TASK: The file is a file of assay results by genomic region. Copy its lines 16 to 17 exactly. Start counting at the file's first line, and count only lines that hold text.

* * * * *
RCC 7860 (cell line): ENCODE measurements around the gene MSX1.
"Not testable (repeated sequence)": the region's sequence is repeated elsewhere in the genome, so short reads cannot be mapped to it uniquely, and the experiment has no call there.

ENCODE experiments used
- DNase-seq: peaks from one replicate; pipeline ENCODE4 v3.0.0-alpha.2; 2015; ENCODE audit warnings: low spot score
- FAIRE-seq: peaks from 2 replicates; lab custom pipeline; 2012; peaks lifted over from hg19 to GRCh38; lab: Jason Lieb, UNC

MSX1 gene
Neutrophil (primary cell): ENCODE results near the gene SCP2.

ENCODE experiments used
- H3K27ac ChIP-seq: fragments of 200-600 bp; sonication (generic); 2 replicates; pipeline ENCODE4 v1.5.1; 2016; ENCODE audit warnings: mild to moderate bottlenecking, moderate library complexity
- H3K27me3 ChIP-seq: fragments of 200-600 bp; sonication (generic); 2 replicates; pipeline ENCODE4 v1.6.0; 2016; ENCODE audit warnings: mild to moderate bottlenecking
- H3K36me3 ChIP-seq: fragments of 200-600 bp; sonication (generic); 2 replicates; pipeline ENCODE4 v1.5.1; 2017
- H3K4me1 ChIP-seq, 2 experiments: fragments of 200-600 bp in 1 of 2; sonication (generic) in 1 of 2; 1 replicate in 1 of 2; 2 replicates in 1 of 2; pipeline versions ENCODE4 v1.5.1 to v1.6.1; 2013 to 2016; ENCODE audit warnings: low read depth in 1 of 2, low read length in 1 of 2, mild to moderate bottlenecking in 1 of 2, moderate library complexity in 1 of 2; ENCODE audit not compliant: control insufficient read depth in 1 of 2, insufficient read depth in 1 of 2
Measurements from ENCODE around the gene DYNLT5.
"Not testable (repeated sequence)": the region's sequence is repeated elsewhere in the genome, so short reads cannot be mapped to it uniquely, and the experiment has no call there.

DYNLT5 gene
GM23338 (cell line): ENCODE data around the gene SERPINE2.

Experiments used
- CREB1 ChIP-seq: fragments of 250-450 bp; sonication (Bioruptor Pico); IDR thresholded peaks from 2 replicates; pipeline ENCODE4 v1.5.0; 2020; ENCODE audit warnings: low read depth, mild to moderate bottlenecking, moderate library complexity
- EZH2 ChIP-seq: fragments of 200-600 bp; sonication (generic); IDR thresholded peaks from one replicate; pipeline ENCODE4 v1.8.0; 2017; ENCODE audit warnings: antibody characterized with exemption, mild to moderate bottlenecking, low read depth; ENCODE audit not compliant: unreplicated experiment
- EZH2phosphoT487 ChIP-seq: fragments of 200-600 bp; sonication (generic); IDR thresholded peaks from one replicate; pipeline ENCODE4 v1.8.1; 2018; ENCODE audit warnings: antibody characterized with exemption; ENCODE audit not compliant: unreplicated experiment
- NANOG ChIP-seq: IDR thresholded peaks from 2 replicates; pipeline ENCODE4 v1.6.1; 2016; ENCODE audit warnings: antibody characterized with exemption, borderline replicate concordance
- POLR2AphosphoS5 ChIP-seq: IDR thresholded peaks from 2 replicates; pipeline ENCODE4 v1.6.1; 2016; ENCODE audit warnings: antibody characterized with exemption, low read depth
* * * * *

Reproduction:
GM23338 (cell line): ENCODE data around the gene SERPINE2.

Experiments used